Global initiative to stop the spread of HIV among men who have sex with men
24 July 2007
It’s an unfortunate reality that all too often, the people most at risk and most in need of HIV prevention, treatment and care programmes are those least likely to have access to these services. For example it is estimated that fewer than one in 20 men who have sex with men (MSM) around the world have access to HIV prevention, treatment, and care services.
In a bid to scale-up action and stop the spread of AIDS among men who have sex with men, the Foundation for AIDS Research, amFAR has launched an initiative to support grassroots MSM organizations at the International AIDS Conference in Sydney.
The initiative, in addition to directly supporting grassroots organizations, will also advocate for more research on MSM issues and fund global advocacy efforts aimed at mobilizing funding from international donors, national governments, and others. The advocacy program will also focus on launching campaigns to end the stigma, discrimination, and violence that threatens the lives of MSM and fuels the spread of AIDS.
“Empowering MSM and other marginalized groups to protect themselves from HIV is one of the world’s most urgent health priorities,” said Dr. Peter Piot, Executive Director of UNAIDS.
This initiative is important as evidence and experience show that focusing AIDS programmes and services specifically on people who are most at risk leads to encouraging progress within the response and can help reduce stigma and discrimination.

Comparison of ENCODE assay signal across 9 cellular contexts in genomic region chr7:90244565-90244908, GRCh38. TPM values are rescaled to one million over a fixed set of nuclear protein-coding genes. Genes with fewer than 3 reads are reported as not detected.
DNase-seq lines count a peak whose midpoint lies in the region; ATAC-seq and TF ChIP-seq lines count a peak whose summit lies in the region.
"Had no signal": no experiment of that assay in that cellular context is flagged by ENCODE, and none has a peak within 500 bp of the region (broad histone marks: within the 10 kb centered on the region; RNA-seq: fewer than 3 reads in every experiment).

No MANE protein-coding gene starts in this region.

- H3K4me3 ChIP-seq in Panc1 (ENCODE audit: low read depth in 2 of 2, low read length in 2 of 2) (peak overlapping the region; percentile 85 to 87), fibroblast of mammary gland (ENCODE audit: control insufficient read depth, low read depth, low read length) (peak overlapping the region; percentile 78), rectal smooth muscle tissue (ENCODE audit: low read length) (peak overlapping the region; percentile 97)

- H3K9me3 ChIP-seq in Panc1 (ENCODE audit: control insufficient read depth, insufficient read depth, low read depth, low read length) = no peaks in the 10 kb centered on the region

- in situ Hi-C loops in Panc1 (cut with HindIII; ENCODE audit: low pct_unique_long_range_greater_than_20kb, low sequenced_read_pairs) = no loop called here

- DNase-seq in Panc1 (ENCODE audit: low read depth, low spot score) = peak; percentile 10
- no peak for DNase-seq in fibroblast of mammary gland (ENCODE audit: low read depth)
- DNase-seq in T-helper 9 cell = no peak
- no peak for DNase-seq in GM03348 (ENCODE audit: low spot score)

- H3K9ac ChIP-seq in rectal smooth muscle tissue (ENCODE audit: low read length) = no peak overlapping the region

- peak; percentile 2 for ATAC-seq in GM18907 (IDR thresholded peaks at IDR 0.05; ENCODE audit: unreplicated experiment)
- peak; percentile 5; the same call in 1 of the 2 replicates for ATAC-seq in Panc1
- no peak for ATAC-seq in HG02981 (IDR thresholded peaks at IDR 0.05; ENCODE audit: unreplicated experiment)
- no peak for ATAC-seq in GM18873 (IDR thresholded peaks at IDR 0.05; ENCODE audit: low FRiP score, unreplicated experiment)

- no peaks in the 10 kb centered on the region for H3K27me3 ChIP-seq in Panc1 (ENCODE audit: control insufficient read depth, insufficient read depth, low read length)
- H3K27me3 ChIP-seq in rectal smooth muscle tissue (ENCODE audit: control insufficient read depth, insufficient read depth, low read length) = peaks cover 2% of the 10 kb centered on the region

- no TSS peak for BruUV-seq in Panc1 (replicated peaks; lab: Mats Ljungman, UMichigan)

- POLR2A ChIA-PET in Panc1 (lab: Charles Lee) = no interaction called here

In Bangladesh for example, successful advocacy from the Banhu Social Welfare Society, including networking and participation in governmental meetings, ensured the inclusion of issues relating to men who have sex with men in the five-year National AIDS Strategic Plan.
In Indonesia, the Aksi Stop AIDS and Family Health International programme worked with the Indonesian authorities to highlight the contribution that communities of men who have sex with men can make. These communities now regularly participate in consultations on AIDS-related issues with the Ministry of Health.
In many countries, however, prevention efforts are hindered by laws that criminalize male-male sex, making work with men who have sex with men difficult and impeding their contribution to the response to the epidemic. Where social, cultural and religious attitudes make the issue politically sensitive, politicians can be reluctant to support policies and programmes that might result in public criticism from community leaders and groups.
Lack of research about men who have sex with men including their behaviours and attitudes, and criminalization and stigmatization of and legal discrimination against these men, are significant barriers to implementing effective programmes.
“A quarter century into the epidemic, MSM in many countries still do not have even the basic tools to protect themselves against HIV,” said Kevin Frost, acting CEO of amfAR. “We must have the courage to stand side by side with the grassroots organizations on the front lines of this epidemic delivering services and demanding greater action from governments. With funding and support, these organizations can transform attitudes, change policy, and mobilize funding to reverse the spread of HIV among MSM.”
More on the MSM Initiative
Download the Best Practice: HIV and Man who have Sex with Men in Asia and the Pacific
Read more on men having sex with men
Download UNAIDS Policy brief on MSM ( en | fr | es | ru | pt ) (227 Kb, pdf)